An ever-growing collection of books satiates an industrious leader’s intellectual appetite.

An ever-growing collection of books satiates an industrious leader’s intellectual appetite.

I have a tremendous number of books, so I decided to turn one of the seven buildings on my farm in Bedford, New York, into a library. It’s a 1776 structure, and I gutted it and rebuilt it in the same style as the original. It’s very different from just a room in a house—it is a house

One room is all art books. My ex-husband was the president of Abrams Books, which published the best monographs in America on art. Then he started an imprint called Stewart, Tabori & Chang, which did great big volumes on things like the Musée d’Orsay, the Louvre, and the Hermitage. So I have wonderful art books on pretty much every artist, from early art, to the Medieval period and the Renaissance, and all the way up to the contemporary.

In the hallways are my classics—and I mean real classics, in Greek and Latin. I have the entire Loeb Classical Library from Harvard University Press. The red-bound books are all the Roman books, which are in Latin, and the green books are all Greek. You’ll find every single work that has ever been translated from Greek, like Ovid and Homer.

I like what librarians call “stacks”—counters in the middle of the room, loaded with books and with workspaces on top where you can stand and look at big volumes—so I have a stack room where I keep my cookbooks, my first-edition novels, and my lifestyle and design books. The cooking and gardening books are the ones I reference the most—my gardening books are very well-used. I’m always looking for old garden plans, and information about plants. Those are in the libraries upstairs, in one of two bedrooms there, although my really extensive garden library is still in East Hampton, and has yet to be moved to Bedford. At my house in Maine, I have a library devoted to that state. It’s all books that were written in or about Maine, or by Maine authors, or published in Maine. I don’t know if it’s true, but I was told that Maine has more authors per capita than any other state in America.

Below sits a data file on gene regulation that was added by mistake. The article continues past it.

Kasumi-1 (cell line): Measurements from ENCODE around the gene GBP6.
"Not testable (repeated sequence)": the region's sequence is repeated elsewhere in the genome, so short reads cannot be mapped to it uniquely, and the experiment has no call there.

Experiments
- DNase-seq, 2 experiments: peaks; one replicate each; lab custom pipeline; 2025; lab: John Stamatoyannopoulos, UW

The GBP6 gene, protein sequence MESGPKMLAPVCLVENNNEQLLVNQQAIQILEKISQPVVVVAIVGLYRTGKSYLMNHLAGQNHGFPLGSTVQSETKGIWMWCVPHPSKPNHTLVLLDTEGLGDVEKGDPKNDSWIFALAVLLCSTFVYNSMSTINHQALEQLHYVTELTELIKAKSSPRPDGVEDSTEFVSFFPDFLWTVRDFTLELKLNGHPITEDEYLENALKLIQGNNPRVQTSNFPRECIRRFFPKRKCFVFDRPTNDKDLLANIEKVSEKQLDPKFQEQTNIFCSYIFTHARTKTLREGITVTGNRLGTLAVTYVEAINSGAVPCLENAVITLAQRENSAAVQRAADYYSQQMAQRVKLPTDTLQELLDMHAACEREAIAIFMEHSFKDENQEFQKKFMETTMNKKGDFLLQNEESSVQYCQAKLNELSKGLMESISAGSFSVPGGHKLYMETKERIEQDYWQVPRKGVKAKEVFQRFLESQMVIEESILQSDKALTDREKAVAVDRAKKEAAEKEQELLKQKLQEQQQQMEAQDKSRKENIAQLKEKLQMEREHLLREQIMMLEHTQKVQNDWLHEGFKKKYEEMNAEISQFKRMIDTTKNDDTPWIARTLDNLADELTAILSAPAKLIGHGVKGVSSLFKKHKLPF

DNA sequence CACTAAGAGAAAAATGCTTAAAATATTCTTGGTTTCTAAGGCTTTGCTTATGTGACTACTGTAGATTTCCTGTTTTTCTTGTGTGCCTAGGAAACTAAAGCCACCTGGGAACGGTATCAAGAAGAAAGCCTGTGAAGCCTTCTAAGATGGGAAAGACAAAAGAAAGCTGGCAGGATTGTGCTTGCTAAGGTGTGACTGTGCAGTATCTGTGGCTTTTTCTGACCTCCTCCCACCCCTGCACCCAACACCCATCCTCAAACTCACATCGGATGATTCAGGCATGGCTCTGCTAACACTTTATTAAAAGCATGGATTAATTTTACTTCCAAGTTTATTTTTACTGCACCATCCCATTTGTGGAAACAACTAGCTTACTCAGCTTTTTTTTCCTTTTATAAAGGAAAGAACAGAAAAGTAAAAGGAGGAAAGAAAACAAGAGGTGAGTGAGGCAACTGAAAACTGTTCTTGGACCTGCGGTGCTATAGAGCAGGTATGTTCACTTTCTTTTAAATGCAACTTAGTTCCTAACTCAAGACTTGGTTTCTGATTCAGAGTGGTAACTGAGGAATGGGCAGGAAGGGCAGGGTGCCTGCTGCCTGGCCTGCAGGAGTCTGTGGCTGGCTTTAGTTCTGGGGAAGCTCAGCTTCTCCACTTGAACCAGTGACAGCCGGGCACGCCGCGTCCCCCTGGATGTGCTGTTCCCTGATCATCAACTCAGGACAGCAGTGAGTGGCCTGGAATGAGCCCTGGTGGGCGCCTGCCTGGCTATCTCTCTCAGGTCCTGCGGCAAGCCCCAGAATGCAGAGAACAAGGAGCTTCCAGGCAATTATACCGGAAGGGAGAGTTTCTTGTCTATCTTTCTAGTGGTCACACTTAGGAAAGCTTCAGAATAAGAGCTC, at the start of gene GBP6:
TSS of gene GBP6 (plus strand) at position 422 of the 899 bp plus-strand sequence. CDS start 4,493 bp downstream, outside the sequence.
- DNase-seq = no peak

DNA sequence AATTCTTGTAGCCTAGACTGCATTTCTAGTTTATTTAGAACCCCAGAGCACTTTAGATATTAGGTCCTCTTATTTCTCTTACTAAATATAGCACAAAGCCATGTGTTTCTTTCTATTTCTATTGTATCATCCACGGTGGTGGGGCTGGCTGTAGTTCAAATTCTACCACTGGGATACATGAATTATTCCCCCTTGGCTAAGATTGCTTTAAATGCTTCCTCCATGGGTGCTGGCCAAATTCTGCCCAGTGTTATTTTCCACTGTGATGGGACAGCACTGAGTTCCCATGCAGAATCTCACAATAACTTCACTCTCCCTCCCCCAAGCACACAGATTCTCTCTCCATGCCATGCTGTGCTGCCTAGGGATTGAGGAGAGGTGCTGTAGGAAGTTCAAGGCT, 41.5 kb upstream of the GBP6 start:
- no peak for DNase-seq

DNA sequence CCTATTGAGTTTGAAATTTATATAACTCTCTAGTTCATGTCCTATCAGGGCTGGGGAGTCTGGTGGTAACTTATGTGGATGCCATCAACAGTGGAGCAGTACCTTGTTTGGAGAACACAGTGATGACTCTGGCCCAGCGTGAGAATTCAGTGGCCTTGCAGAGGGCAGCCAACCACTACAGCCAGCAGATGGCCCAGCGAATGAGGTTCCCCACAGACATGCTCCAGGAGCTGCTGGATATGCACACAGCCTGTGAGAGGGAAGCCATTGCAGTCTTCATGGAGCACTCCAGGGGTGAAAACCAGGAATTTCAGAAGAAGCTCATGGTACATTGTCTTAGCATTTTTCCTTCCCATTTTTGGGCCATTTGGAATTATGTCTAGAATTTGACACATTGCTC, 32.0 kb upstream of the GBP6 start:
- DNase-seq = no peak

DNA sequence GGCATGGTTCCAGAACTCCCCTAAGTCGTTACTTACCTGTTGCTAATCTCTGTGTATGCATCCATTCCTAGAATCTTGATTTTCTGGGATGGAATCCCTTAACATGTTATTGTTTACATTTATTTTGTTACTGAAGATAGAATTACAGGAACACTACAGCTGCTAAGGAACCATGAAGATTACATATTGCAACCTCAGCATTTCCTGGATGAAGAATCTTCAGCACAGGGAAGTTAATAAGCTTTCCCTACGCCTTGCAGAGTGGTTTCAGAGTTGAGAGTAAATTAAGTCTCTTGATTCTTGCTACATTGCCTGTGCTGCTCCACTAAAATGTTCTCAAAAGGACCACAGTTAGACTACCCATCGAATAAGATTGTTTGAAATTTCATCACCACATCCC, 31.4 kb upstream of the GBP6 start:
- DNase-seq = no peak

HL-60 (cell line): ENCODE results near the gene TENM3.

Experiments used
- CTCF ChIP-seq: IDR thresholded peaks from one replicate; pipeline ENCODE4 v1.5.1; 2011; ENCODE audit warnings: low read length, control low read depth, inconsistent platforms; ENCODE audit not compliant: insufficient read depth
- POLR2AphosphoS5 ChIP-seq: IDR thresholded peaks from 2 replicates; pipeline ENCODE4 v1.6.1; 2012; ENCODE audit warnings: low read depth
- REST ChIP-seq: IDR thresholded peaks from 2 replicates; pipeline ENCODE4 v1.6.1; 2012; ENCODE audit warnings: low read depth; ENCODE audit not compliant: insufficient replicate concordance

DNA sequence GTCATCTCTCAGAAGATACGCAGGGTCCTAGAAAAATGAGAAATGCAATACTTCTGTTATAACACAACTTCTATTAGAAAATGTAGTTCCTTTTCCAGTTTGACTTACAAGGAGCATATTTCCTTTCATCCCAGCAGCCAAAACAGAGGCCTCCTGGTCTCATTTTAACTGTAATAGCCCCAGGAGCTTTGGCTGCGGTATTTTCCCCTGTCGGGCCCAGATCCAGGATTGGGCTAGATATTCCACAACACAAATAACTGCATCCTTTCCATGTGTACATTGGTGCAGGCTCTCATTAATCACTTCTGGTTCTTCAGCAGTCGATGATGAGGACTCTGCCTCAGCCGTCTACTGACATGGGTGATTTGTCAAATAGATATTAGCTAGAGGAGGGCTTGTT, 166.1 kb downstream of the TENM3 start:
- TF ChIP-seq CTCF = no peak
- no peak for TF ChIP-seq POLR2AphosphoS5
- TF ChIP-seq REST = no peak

I’ve catalogued most of my books using a library program, and I’m always editing my books: making room for new ones, and keeping the valuable older ones. I’ve had a real problem choosing the lighting for my Bedford library, because it’s very hard to find library lights. I finally found the right ones at Modulightor on East 58th Street in New York. They’re going to fit into the upper part of the shelving and illuminate the spines. They’re being made right now, and when they’re in place, it’s going to be utterly beautiful.

I grew up with books, and I love them. When my daughter was a young girl, my biggest gift to her was, if she wanted to read anything, I would buy it for her. I still pay for all her books, and she’s a mother of two and a grown woman. She has a vast library, and her children, who are only 3 and 4, have hundreds of books in their rooms already—and they know every book in their libraries. It’s in our DNA.

Now, though, I read on my iPad. What’s bothersome about reading from a Kindle or an iPad is that you have all your books with you at all times. I’ve never read like this before. I’m in the middle of several books, and I do not like that. I would much rather finish one book and then go on. But I’ve gotten a little sloppy: Right now I’m reading Euphoria by Lily King, The Hare with Amber Eyes by Edmund de Waal, The Negotiator by George Mitchell, and H is For Hawk by Helen Macdonald. But I encourage people to get real books. Even if you read it on an iPad, if you love it, you should get the hard copy, too, and keep it for posterity for your children and your grandchildren.

Stewart is the founder of Martha Stewart Living Omnimedia and an Emmy Award–winning television host. Her fourth annual American Made Summit, a nationally recognized awards program that celebrates local and handmade products, is on NOV. 7.

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